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New Amgen cancer research stimulates biotech stock

Amgen’s AMG 510 was a highlight at the 2019 American Society of Clinical Oncology meeting.

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Earlier this month, Amgen presented positive data about an experimental cancer medicine at the 2019 American Society of Clinical Oncology meeting. According to Amgen researchers, the experimental drug used in clinical trials—called AMG 510—is responsible for stunting tumor growth in lung cancer patients.

The medicine targets a type of gene called KRAS, also known as a KRAS mutation. Scientists believe these genes cause select types of cancer, as they appear in many patients with pancreatic, lung and colorectal cancers. Half of the patients involved in the early-stage trial saw their tumors lessen thanks to the medication. They were treated for seven to 27 weeks and will continue their treatment going forward.

Naturally, the results are incredibly positive for a swath of biotech companies, and the news has contributed to a boost in related stock values. More specifically, Mirati Therapeutics—one of the smaller biotech companies developing such drugs—has seen a slight jump in their stock values since the team at Amgen presented their findings.

More research will be necessary before the medication is widely accepted and mass produced. That said, these findings are still excellent news when it comes to combating pancreatic, colorectal and lung cancers.

What now?

biotech stock
Over the last few months, biotech-related stock values had actually been decreasing. (Photo by DepositPhotos)

KRAS gene exploration has been a target for potential pharmaceuticals for decades, but certain conditions have made it nearly impossible to engage through conventional medications. Until recently, KRAS has been near-undruggable because it contains small molecule binding pockets on its protein, which are too small to do anything with. AMG 510 achieves its success by exploiting a hidden groove on the gene’s protein surface.

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After more testing—and once its effectiveness is improved—Amgen will need to supply the drug to a large audience through mass production. The company must acquire the necessary certifications before then, so there’s no telling exactly how long it will take before the public can begin accessing the medication.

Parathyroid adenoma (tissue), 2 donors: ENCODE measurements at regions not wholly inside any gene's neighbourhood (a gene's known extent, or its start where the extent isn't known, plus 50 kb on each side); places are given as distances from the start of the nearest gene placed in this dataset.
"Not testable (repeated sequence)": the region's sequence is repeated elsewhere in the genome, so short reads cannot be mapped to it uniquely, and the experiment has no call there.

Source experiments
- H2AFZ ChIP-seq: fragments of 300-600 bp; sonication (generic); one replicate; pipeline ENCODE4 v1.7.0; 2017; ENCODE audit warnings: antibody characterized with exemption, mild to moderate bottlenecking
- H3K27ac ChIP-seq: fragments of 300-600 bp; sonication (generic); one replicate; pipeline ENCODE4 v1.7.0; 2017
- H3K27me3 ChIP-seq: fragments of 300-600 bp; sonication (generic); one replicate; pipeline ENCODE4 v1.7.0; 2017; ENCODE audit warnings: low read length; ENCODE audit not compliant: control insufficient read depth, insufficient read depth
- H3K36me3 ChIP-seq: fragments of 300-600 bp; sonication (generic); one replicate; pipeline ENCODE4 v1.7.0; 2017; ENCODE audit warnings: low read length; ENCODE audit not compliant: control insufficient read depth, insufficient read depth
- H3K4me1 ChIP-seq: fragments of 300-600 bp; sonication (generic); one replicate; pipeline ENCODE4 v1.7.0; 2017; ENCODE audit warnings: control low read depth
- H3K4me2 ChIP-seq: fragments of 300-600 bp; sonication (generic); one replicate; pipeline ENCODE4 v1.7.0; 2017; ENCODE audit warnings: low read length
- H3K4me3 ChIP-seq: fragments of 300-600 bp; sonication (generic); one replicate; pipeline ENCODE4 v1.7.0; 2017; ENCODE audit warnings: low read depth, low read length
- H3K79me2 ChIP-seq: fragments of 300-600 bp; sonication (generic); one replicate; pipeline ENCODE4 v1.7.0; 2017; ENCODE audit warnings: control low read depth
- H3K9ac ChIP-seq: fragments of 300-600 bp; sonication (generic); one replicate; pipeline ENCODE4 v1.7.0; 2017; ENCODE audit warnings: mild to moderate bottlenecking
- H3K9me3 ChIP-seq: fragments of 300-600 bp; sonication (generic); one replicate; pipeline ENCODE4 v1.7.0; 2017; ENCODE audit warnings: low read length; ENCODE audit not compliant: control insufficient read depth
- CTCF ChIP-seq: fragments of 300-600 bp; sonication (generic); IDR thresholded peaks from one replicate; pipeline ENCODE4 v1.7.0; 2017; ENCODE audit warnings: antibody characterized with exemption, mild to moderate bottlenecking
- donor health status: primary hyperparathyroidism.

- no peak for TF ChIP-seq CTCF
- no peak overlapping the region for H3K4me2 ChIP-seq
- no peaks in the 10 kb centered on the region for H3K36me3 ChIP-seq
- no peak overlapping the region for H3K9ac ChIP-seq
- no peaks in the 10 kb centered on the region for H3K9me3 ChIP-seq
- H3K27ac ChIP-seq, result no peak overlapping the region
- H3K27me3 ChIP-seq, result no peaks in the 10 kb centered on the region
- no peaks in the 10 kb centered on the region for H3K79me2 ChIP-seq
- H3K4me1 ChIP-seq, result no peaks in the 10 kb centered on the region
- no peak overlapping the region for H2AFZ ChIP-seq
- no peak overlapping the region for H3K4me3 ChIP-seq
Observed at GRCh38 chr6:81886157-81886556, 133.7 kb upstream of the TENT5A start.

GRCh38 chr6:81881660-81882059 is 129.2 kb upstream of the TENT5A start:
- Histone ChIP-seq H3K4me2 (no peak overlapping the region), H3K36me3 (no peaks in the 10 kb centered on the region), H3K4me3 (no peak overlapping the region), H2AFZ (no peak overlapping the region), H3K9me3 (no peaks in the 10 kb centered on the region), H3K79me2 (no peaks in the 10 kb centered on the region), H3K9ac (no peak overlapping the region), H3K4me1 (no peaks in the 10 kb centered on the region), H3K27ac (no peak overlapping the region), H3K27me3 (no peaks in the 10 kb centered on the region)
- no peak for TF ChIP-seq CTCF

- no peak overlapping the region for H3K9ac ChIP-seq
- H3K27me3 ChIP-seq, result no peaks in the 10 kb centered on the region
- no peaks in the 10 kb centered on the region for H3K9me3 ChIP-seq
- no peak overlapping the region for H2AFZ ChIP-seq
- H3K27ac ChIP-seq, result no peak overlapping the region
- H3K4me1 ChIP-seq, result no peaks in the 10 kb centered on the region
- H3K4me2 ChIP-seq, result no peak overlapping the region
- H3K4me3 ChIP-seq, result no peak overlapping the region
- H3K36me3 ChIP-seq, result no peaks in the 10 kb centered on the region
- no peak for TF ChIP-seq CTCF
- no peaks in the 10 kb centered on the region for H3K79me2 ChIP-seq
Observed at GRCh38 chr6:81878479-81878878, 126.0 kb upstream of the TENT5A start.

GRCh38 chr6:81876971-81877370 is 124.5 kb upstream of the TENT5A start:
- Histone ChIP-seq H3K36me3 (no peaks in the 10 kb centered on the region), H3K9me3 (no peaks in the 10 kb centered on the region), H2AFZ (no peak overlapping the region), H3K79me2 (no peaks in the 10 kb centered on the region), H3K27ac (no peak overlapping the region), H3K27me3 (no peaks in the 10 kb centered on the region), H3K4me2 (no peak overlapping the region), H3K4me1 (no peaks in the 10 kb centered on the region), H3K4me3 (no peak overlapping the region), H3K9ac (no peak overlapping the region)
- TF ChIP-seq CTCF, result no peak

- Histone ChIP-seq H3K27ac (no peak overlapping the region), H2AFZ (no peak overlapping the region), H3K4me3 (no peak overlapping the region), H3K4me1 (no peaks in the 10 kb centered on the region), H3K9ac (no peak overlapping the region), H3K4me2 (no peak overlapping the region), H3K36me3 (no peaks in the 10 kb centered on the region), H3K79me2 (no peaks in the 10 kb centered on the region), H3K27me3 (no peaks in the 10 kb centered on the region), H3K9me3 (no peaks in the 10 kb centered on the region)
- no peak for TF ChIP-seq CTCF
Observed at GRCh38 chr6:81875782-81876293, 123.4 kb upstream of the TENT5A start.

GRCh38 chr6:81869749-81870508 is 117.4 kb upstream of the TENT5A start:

According to Amgen, the length of time it takes to move from the end of clinical trials to the acquisition of regulatory approval varies widely. Even if the trials themselves turn out successful, regulatory bodies could still lengthen the process if they question the sufficiency of the outcome, a representative said.

Additionally, an Amgen representative explained that other factors could hinder the eventual release of medication, including the discovery of “safety, side effects or manufacturing problems” with new products or devices. These issues can even be discovered even after a public release, further delaying its availability.

All told, it’s quite implausible at this point to provide an accurate release window for this particular medication, especially considering the number of trials that must still be conducted.

However, it’s always good news to hear that experts are inching closer to a suitable cure for common forms of cancer. Lung cancer is, by far, the leading cause of cancer-related deaths among both men and women. It’s also the second leading cause of cancer overall. Pancreatic and colorectal cancers are less common, yet they still affect a significant portion of the population.

Biotech stocks now on the rise

Over the last few months, biotech-related stock values had actually been decreasing. Many in the industry had been concerned about the future of the health care landscape due to increasing government regulations in the medical field, particularly in regards to newer technologies and medical solutions. Investors clearly felt the same way.

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But the recent Amgen news has the market back on track. The entire biotech sector is up nearly 12 percent for the year-to-date compared to years past.

(Featured image by DepositPhotos)

DISCLAIMER: This article expresses my own ideas and opinions. Any information I have shared are from sources that I believe to be reliable and accurate. I did not receive any financial compensation for writing this post, nor do I own any shares in any company I’ve mentioned. I encourage any reader to do their own diligent research first before making any investment decisions.

Kayla Matthews is a technology blogger who regularly contributes to Inc.com, MakeUseOf and The Gadget Flow. Follow Kayla on Twitter or check out her technology blog, Productivity Bytes.

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